Crypto’s transparent nature makes it a terrible choice for those who want to evade sanctions, said Paul Grewal, Chief Legal Officer (CLO) of major crypto exchange Coinbase.
Following Russia’s invasion of Ukraine, the US and its allies imposed an extensive round of sanctions on a number of Russian financial institutions and entities, basically trying to isolate the country from the global markets.
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However, some have speculated that Russia could evade international sanctions using cryptoassets — a claim that has been firmly disavowed by crypto veterans.
In a post today, Coinbase’s Grewal argued that:
“Digital asset transactions are traceable, permanent, and public,” he said. “As a result, digital assets can actually enhance our ability to detect and deter evasion compared to the traditional financial system.”
Technically, crypto transactions are stored on blockchains, which are digitally distributed, decentralized, and public ledgers.
The public feature of blockchains offers everyone access to some key details of transactions, including information about the date and time of transactions, the type of virtual asset transacted, the amount, the wallet addresses involved, and the unique transaction identifier.
This makes transactions on blockchain traceable, enabling those with proper tools to even trace the transaction history of a wallet from the very beginning. There are even strategies that can enable authorities to follow transactions between different chains or through intermediaries.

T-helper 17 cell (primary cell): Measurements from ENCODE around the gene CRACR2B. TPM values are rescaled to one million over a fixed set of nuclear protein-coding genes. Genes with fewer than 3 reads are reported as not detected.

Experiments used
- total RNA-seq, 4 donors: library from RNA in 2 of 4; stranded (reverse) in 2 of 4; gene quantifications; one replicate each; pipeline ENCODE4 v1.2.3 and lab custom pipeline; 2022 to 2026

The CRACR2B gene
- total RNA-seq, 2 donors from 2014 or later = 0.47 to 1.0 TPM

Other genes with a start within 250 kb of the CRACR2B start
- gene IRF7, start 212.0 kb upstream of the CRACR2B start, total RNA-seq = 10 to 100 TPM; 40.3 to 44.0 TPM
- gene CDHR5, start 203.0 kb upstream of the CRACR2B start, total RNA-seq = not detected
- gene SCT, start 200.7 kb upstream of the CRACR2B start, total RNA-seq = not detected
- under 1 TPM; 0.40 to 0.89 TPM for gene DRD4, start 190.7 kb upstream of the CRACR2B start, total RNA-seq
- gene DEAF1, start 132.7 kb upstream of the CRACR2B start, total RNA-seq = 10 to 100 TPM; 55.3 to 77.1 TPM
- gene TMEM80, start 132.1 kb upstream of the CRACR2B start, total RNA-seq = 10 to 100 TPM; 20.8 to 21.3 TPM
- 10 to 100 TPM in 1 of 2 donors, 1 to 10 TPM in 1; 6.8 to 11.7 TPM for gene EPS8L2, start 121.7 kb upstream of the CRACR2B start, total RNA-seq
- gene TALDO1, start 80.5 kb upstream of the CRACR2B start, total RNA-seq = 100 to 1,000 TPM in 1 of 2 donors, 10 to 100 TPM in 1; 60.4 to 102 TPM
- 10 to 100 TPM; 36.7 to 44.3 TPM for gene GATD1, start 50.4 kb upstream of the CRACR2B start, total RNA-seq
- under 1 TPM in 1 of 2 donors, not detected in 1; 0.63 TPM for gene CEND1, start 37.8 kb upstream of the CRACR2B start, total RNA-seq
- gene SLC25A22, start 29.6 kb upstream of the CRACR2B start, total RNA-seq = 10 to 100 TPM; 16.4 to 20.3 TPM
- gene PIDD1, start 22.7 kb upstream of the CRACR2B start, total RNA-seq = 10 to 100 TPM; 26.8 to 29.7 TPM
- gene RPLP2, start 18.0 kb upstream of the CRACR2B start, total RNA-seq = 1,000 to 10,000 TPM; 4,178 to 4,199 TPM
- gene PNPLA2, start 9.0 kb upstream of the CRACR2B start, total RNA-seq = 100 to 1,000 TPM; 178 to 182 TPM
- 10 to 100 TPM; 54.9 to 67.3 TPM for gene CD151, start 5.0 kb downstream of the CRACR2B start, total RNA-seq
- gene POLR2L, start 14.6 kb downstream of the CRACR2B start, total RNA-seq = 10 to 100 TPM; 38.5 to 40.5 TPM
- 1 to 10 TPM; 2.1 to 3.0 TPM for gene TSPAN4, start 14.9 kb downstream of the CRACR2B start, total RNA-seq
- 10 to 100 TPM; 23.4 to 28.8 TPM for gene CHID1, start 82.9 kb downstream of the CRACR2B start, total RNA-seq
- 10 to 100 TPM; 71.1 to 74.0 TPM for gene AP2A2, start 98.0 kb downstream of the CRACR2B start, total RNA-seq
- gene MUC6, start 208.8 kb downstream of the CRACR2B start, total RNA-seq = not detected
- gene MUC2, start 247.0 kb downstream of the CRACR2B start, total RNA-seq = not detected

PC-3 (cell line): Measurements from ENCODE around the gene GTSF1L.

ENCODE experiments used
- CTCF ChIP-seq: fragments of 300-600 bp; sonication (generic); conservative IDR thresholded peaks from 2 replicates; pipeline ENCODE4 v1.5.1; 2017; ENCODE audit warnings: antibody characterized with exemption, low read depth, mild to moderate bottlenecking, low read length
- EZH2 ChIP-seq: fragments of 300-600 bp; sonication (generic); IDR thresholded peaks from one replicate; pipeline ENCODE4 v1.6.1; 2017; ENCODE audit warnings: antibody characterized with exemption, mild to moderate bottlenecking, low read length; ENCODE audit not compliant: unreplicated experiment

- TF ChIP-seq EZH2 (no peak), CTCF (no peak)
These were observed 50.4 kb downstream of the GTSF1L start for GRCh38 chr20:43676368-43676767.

Another notable feature of blockchains that makes them inefficient for evading sanctions is their immutability. In a nutshell, transactions on blockchains are permanent and can’t be altered or destroyed.
Pointing these out, Grewal concluded that it is very unlikely for Russia to turn to crypto to evade sanctions. He also noted that crypto is too small for Russia.
“The Russian central bank alone holds over [USD] 630 billion in largely immobilized reserve assets,” he said. “That’s larger than the total market capitalization of all but one digital asset, and 5–10x the total daily traded volume of all digital assets.”
Nevertheless, Coinbase’s CLO said the exchange is determined in complying with sanctions, adding that they have already taken a few steps.
In the first place, the exchange tries to cut the problem at its roots by preventing a sanctioned individual or entity from gaining access to Coinbase.
“During onboarding, Coinbase checks account applications against lists of sanctioned individuals or entities, including those maintained by the United States, United Kingdom, European Union, United Nations, Singapore, Canada, and Japan,” Grewal said.
Furthermore, the exchange regularly screens its customers to check if a newly sanctioned individual uses its services. And finally, the exchange attempts to anticipate threats and even identify accounts held by sanctioned individuals outside of Coinbase.
Grewal claimed that Coinbase currently blocks over 25,000 addresses linked to Russian individuals or entities believed to be engaging in illicit activity.
“Once we identified these addresses, we shared them with the government to further support sanctions enforcement,” he added.
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